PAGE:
Sublime East African archipelago
The Seychelles scatters 100 castaway islands off the coast of East Africa. They’ve got all the markings of an Indian Ocean archipelago, too – rainbow reefs, green rainforests and vanilla beaches.
The largest island, Mahé, is home to the capital, Victoria. This leafy city serves up the Seychelles National Botanical Gardens (complete with tropical greenhouses and Aldabra giant tortoises) and the 18th-century Sir Selwyn Selwyn-Clarke Market (pineapple and coconut stalls included).
Mahé is also the stepping stone for any travels on to the other islands. Praslin, a good-sized island to the north-east, wraps silky-soft beaches around a jungle national park. Or catch a boat north-west to the designer hotels and headland viewpoints of Silhouette Island. Then there’s little Félicité Island, where sharp granite creates a dramatic southern coastline.
Any of these islands make a great base for exploring the natural beauty of the Seychelles. The archipelago is famous for its wildlife – particularly the Aldabra giant tortoise, which can weigh up to 250 kilograms and live for 300 years. You could also catch nesting sea turtles, geckos, dolphins and hummingbird-like sunbirds – and that’s just for starters.
That’s because the Seychelles collects national parks like they’re going out of fashion. Almost every island has a patch of protected land – from the six-island-strong Sainte Anne Marine National Park off Mahé, to the coconut palm forests of Vallée de Mei on Praslin.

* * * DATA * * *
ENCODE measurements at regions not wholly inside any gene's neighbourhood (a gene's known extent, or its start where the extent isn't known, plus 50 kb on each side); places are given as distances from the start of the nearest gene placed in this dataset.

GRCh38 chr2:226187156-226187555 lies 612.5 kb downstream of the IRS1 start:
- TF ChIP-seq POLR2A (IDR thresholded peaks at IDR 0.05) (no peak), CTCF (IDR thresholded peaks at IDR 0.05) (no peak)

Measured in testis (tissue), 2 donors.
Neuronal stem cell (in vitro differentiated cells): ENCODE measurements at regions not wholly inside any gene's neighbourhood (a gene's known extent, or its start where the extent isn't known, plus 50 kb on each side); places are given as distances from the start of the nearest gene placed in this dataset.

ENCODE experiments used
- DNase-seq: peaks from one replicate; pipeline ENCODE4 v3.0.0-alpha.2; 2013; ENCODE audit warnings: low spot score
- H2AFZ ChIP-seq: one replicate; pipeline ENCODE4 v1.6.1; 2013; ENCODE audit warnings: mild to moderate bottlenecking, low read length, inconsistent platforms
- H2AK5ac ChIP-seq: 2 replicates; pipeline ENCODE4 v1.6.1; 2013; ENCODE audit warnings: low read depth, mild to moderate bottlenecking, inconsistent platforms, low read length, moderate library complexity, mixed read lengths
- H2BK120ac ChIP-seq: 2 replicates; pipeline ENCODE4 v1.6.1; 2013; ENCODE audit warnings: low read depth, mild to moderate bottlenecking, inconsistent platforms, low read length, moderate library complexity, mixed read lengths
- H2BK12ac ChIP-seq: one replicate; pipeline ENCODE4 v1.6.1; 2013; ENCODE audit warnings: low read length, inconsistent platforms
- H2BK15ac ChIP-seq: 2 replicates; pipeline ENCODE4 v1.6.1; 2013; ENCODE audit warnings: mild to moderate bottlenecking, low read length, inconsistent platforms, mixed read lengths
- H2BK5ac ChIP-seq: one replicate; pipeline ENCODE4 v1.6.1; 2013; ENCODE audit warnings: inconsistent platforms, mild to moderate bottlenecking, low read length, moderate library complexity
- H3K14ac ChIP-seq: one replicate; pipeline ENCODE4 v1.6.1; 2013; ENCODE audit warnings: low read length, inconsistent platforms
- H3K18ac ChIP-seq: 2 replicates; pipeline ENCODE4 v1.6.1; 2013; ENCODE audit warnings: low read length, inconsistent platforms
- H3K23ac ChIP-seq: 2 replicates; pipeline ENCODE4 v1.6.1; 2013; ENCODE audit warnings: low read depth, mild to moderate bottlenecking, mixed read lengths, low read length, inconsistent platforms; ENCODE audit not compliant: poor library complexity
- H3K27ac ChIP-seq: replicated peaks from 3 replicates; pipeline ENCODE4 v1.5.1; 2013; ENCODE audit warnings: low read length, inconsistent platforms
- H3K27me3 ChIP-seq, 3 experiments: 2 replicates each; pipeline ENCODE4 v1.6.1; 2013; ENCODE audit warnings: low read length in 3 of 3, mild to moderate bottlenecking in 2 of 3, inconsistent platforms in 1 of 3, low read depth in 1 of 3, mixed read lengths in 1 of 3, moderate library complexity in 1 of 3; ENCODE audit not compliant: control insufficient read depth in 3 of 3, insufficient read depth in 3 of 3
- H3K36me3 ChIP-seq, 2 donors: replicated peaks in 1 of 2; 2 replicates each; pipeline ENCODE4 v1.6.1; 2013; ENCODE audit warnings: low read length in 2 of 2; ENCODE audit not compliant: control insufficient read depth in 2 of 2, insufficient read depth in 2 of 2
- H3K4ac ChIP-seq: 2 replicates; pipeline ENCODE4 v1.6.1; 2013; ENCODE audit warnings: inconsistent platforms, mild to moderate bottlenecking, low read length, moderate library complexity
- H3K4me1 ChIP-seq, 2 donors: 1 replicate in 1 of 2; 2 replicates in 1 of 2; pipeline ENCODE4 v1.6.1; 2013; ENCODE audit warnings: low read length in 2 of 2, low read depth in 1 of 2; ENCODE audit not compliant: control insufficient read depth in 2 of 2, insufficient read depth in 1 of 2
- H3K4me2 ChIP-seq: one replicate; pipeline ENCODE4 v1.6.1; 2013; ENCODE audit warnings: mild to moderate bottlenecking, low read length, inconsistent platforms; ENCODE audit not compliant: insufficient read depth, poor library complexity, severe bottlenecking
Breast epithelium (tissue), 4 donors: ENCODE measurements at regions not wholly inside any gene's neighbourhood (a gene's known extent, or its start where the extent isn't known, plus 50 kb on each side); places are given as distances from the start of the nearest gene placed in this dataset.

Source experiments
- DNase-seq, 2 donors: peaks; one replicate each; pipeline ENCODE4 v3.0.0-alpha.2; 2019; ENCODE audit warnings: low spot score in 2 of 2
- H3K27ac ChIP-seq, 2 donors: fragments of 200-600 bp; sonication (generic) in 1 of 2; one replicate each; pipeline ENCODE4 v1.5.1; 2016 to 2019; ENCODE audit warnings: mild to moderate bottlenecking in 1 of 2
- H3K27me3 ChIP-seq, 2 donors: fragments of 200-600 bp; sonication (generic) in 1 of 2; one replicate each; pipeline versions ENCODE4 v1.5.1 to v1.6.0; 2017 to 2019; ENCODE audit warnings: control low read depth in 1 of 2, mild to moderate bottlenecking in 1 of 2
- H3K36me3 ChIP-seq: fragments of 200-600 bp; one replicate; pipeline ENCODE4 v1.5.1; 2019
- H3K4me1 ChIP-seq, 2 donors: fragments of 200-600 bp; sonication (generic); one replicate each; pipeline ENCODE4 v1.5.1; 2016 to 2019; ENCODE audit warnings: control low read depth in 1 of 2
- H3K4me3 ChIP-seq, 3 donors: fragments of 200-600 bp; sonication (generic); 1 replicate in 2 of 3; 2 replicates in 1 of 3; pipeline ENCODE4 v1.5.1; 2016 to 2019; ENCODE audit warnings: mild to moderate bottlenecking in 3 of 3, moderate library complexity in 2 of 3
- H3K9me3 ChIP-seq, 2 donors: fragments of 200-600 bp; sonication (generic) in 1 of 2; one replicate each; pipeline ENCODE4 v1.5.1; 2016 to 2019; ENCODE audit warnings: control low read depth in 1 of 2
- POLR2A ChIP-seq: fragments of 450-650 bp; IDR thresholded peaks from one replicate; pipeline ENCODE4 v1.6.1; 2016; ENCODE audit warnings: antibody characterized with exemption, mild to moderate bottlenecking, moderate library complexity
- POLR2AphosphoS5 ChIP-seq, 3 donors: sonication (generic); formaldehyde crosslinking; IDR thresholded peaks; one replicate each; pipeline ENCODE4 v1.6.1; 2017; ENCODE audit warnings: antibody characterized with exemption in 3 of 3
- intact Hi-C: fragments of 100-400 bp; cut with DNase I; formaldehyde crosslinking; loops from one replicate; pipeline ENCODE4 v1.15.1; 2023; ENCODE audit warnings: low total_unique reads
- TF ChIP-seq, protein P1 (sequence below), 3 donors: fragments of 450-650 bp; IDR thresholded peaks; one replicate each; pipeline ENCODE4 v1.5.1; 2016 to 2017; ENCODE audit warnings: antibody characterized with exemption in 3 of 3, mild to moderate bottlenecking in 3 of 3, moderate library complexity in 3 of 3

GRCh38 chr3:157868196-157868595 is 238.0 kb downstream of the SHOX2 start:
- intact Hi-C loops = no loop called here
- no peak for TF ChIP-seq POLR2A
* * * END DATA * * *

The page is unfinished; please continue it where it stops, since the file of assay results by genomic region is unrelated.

Félicité Island might feel far-flung, but it’s only just east of Mahé. It’s a newcomer on the Seychelles tourist map, thanks to an up-and-coming luxury beach hotel with eco-friendly credentials.
Mahé might be tucked away from the world geographically – it’s over 1,500 kilometres from the east coast of Africa – but this little island’s arts, culture and activities scene is alive and well.
Most holidaymakers bound for the Seychelles head straight to Praslin – a north-easterly island with a dot-and-dash coastline of sandy beaches and first-growth rainforest.
Silhouette Island is one of the closest islands to Mahé. It lives up to its name, ducking off the radar with just one hotel, a mountain and a halo of bright white beaches.
Direct flights from the UK to the Seychelles take approximately 10 hours. You can also choose to fly via the Middle East.
The Seychelles keeps a steady temperature all year round, with the mercury usually hovering between 24°C and 32°C. April marks the end of the rainy season, warming up in time for May – the sunniest month of the year. July is the coolest month, with temperatures dropping down to a comfortable 24°C. November is the beginning of summer in the Southern Hemisphere, so the temperatures rise and the number of rainy days slowly start to increase.
The Seychelles is completely visa-free. Officials will just hand you a visitor’s permit when you go through customs. Just make sure you have your passport, details of where you’re staying and proof of onward travel (i.e. details of your flights back home).
A 5-10% service tax is added to bills in most hotels, restaurants and bars. Feel free to increase this if the service exceeds your expectations.
English and French are the two most commonly spoken tongues, but Seychelles Creole is the official language.
Make sure your childhood vaccines are up to date. The NHS also recommends getting immunisations for hepatitis A, tetanus and typhoid. You could also consider hepatitis B. Speak to your GP for more information.
The official currency of the Seychelles is the Seychelles rupee (SCR). Occasionally, hotels might accept US dollars.